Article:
Warm, soft and rich, yemista is comfort food at its finest - the kind where the first forkful always summons memories of eating it in the past. Memories of my grandmother's version, eaten in the hot summer evening, with salty hair and sandy feet, at the plastic table on her rooftop balcony. Or my mother's version, cooked on Sunday, eaten on Monday after long days at work, or at school. It's beautiful how the most humble dishes can invoke such vivid recollections of moments past.
Like many of the finest Greek dishes, yemista is rich but wholesome. The vegetables become fleshy and sweet after their long roasting, and the filling of rice, vegetables and herbs transforms into a kind of soft, dense risotto. The recipe given below is vegetarian, but you can make the more traditional version with meat by substituting some of the rice for mince and frying it off before you add the other ingredients. Both versions are delicious.
Hollowing out the vegetables can be a bit of a job - depending on what you use - but it's not a bit difficult, and the result is always worth it. You can add pine nuts to the filling (or whatever else you think would be good) or throw quartered potatoes into the roasting dish around the vegetables to make a more substantial meal. This dish makes an excellent hot dinner on chilly nights, but is perhaps even better eaten (all year round) slightly warm or at room temperature for maximum flavour. Prepare it a day in advance and, magically, the flavour only improves.
Greek Stuffed Vegetables (Yemista)
A note on choosing your vegetables: go for those that are rounded with plenty of room for stuffing. A bottle-neck shaped eggplant will cause much grief when you attempt to hollow it out - look for those that are wider at the top.
4 red capsicum
2 large eggplants
5 large tomatoes
1 large brown onion, finely chopped
2 cloves garlic, minced or finely chopped
5 tbps (or so) of good olive oil
A good knob of butter
1 1/2 cups of aborio rice
1 medium zucchini, chopped into a small dice
1 tsp cumin
3 or 4 tinned tomatoes chopped, with their juice
a big handful of chopped fresh parsley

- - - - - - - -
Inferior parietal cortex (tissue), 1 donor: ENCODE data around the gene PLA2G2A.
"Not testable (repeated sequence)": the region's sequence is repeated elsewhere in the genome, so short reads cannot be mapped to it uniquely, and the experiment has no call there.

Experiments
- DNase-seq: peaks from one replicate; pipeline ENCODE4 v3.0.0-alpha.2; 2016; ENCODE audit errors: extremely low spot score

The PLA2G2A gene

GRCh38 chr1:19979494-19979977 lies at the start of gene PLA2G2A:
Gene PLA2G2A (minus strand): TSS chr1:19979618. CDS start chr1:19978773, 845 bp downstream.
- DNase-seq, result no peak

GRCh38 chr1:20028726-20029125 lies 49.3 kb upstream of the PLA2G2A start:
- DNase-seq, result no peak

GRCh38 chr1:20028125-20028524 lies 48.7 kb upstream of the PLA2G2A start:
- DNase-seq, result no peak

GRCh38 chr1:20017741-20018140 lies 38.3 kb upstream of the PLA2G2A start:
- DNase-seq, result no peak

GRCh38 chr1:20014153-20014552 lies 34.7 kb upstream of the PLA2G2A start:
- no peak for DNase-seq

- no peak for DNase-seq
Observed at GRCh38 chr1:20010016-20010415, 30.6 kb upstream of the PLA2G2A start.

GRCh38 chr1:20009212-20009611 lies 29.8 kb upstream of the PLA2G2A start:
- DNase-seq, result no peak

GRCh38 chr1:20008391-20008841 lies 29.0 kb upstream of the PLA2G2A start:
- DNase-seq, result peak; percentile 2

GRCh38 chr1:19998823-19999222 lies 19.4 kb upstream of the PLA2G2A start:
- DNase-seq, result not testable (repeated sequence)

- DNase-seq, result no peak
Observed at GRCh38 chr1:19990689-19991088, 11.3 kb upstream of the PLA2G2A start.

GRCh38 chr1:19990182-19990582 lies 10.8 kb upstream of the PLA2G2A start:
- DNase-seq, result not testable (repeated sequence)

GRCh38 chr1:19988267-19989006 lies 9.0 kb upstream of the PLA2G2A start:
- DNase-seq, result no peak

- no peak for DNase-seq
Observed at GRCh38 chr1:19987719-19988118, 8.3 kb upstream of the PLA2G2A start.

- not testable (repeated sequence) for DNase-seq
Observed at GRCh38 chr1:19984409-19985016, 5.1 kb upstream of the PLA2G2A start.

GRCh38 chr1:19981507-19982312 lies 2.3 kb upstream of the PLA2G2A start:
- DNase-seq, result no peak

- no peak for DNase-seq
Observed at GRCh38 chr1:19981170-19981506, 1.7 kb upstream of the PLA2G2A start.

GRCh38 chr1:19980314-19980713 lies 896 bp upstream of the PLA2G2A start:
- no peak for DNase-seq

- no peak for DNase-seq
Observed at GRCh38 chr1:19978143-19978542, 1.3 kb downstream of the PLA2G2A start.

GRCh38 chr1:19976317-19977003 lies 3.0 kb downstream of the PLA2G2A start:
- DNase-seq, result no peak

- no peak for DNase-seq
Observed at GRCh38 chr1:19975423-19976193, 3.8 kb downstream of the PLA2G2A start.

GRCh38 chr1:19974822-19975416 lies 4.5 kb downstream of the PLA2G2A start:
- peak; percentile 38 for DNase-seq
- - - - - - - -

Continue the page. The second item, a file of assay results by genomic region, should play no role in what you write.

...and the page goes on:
1/3 cup of dried currants
around 800ml vegetable or chicken stock
salt and fresh ground pepper
3 tbsp olive oil, extra
Juice of 1 lemon
1/2 cup grated mizithra (salted dried ricotta) or parmesan
Using a sharp little knife (carefully!), cut the tops of the capsicums to make what looks like little lids or hats and scoop out any seeds. Cut the seeded heart from the lid so that that each capsicum is entirely empty. Keep the right lids with the right bottoms! Cut lids from the tomatoes and gently scoop out the flesh and seeds, chop up any larger bits and reserve in a bowl. Cut tops from eggplant and scoop out flesh and reserve in a colander. Sprinkle with salt to draw out any bitterness.
For filling, pop oil and butter into a large frying pan. Cook onion, stirring, over low heat until translucent then add garlic. Stir for a minute or so, then add rice and stir to coat well. Stir in the cumin and the currants, add some freshly ground pepper. Rinse eggplant flesh of excess salt, chop finely and add to rice along with zucchini. Fry this mixture, stirring every now and then, until vegetables soften and begin to look sticky. Pour in the reserved tomato flesh and juice, add the tinned tomatoes and throw in the parsley. Stir in around 500ml of the stock and cook for 10 - 15 minutes. Stir from time to time and add a ladle of stock if it looks like it's drying out. The rice should be about half-cooked. Taste for salt (this will depend on your stock). Take off the heat and let cool slightly. Preheat oven to 180˚C.
Fill each hollowed-out vegetable nearly to the top with rice mixture, add its little hat and arrange in a large roasting dish. Add lemon juice to remaining stock and pour around vegetables to keep moist during cooking. Pour extra olive oil over vegetables. Sprinkle with cheese. Cover with foil and pop in hot oven for 1¼ - 1½ hours, removing foil after first 45 minutes to get a nice colour on the vegetables. If they seem dry, add a little water. They're done when they're soft all over and golden on top.